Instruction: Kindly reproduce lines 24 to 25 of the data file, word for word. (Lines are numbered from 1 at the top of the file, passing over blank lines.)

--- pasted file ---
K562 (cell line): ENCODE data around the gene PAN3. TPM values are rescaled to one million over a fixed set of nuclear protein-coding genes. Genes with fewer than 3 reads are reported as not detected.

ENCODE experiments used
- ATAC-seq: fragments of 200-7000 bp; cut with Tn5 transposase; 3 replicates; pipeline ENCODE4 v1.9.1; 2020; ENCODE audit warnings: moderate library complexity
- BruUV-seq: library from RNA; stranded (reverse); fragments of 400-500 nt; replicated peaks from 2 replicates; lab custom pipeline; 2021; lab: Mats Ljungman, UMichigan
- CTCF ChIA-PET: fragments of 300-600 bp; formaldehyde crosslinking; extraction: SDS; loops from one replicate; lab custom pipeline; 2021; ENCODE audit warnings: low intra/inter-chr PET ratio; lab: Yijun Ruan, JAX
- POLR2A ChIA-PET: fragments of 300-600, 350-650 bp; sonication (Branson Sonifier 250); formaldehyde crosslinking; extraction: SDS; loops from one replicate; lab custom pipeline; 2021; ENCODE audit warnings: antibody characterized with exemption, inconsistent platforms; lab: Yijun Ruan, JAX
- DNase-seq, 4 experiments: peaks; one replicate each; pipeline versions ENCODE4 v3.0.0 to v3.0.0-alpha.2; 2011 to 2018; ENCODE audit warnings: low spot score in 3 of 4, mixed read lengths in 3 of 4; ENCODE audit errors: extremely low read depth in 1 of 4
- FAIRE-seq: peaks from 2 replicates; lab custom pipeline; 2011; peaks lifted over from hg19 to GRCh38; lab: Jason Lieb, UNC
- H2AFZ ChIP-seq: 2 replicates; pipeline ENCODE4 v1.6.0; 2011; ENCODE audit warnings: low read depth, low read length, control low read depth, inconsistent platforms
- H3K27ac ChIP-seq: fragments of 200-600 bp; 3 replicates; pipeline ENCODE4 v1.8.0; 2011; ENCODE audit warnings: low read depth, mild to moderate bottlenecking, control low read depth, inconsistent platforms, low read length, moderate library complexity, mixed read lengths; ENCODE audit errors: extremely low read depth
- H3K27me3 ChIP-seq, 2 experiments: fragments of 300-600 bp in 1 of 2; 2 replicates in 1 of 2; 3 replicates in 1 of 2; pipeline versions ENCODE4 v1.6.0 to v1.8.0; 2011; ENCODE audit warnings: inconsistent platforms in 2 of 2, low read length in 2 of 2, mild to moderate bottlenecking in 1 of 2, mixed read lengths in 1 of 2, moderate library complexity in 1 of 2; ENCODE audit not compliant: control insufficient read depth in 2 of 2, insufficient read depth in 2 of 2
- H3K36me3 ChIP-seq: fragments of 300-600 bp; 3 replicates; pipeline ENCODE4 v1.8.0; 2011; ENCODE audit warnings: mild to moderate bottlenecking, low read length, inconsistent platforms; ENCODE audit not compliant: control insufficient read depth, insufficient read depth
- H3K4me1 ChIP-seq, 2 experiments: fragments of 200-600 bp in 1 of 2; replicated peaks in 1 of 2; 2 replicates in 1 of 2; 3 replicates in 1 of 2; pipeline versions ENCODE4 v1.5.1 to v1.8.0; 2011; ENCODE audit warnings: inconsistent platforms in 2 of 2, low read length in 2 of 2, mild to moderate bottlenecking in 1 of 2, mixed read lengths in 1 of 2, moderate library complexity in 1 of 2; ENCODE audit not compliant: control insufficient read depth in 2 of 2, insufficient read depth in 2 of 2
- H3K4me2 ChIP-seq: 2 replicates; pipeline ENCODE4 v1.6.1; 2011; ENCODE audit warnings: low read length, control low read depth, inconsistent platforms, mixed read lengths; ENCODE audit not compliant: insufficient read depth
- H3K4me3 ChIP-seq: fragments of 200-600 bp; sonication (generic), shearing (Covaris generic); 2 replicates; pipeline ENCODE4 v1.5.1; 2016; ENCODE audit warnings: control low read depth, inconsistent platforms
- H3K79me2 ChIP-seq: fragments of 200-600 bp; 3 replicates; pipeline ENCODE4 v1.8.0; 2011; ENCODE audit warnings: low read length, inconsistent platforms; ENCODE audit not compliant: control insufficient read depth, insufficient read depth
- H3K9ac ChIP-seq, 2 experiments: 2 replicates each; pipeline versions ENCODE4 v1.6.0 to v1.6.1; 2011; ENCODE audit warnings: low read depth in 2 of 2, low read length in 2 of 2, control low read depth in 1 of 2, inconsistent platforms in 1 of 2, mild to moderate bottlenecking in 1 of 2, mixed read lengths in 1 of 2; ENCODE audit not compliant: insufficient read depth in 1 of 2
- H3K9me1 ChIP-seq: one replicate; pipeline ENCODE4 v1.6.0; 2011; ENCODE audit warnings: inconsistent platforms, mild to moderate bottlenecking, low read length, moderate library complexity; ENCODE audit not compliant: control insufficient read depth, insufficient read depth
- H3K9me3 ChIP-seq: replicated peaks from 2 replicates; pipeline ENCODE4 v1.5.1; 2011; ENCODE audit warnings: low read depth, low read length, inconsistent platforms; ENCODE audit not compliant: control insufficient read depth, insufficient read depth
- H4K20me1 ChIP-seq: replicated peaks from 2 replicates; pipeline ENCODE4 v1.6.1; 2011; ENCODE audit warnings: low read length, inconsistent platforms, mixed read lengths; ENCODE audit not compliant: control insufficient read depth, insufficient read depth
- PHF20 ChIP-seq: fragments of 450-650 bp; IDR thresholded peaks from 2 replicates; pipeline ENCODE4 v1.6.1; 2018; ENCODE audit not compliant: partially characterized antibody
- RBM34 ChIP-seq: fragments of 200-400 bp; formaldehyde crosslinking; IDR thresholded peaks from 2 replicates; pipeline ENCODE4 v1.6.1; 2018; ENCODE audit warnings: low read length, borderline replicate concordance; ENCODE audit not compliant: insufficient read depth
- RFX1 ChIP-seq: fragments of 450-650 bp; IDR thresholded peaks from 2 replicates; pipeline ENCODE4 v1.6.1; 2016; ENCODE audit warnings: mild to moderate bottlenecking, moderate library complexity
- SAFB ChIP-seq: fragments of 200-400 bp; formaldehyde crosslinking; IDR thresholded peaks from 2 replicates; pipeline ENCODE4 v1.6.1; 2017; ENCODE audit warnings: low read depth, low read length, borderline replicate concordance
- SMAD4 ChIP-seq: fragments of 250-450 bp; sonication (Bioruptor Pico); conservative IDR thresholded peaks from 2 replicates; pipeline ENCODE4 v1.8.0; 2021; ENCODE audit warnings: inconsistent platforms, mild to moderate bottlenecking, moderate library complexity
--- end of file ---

- SAFB ChIP-seq: fragments of 200-400 bp; formaldehyde crosslinking; IDR thresholded peaks from 2 replicates; pipeline ENCODE4 v1.6.1; 2017; ENCODE audit warnings: low read depth, low read length, borderline replicate concordance
- SMAD4 ChIP-seq: fragments of 250-450 bp; sonication (Bioruptor Pico); conservative IDR thresholded peaks from 2 replicates; pipeline ENCODE4 v1.8.0; 2021; ENCODE audit warnings: inconsistent platforms, mild to moderate bottlenecking, moderate library complexity